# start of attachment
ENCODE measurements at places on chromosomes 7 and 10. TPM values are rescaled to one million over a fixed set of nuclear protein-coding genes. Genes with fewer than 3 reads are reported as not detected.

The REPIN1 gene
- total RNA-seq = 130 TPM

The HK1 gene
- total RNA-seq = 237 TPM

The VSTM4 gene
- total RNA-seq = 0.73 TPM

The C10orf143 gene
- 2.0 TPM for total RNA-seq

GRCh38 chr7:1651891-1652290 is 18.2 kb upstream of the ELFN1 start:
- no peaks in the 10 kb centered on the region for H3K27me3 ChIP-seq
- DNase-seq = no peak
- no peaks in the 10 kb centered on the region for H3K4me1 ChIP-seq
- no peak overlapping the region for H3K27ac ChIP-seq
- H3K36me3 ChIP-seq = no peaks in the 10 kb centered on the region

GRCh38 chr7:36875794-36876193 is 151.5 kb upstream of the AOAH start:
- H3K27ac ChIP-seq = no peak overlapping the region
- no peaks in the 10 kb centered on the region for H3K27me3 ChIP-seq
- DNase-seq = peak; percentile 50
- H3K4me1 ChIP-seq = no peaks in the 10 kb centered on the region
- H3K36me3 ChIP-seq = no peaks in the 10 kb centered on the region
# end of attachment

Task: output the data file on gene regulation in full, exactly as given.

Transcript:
ENCODE measurements at places on chromosomes 7 and 10. TPM values are rescaled to one million over a fixed set of nuclear protein-coding genes. Genes with fewer than 3 reads are reported as not detected.

The REPIN1 gene
- total RNA-seq = 130 TPM

The HK1 gene
- total RNA-seq = 237 TPM

The VSTM4 gene
- total RNA-seq = 0.73 TPM

The C10orf143 gene
- 2.0 TPM for total RNA-seq

GRCh38 chr7:1651891-1652290 is 18.2 kb upstream of the ELFN1 start:
- no peaks in the 10 kb centered on the region for H3K27me3 ChIP-seq
- DNase-seq = no peak
- no peaks in the 10 kb centered on the region for H3K4me1 ChIP-seq
- no peak overlapping the region for H3K27ac ChIP-seq
- H3K36me3 ChIP-seq = no peaks in the 10 kb centered on the region

GRCh38 chr7:36875794-36876193 is 151.5 kb upstream of the AOAH start:
- H3K27ac ChIP-seq = no peak overlapping the region
- no peaks in the 10 kb centered on the region for H3K27me3 ChIP-seq
- DNase-seq = peak; percentile 50
- H3K4me1 ChIP-seq = no peaks in the 10 kb centered on the region
- H3K36me3 ChIP-seq = no peaks in the 10 kb centered on the region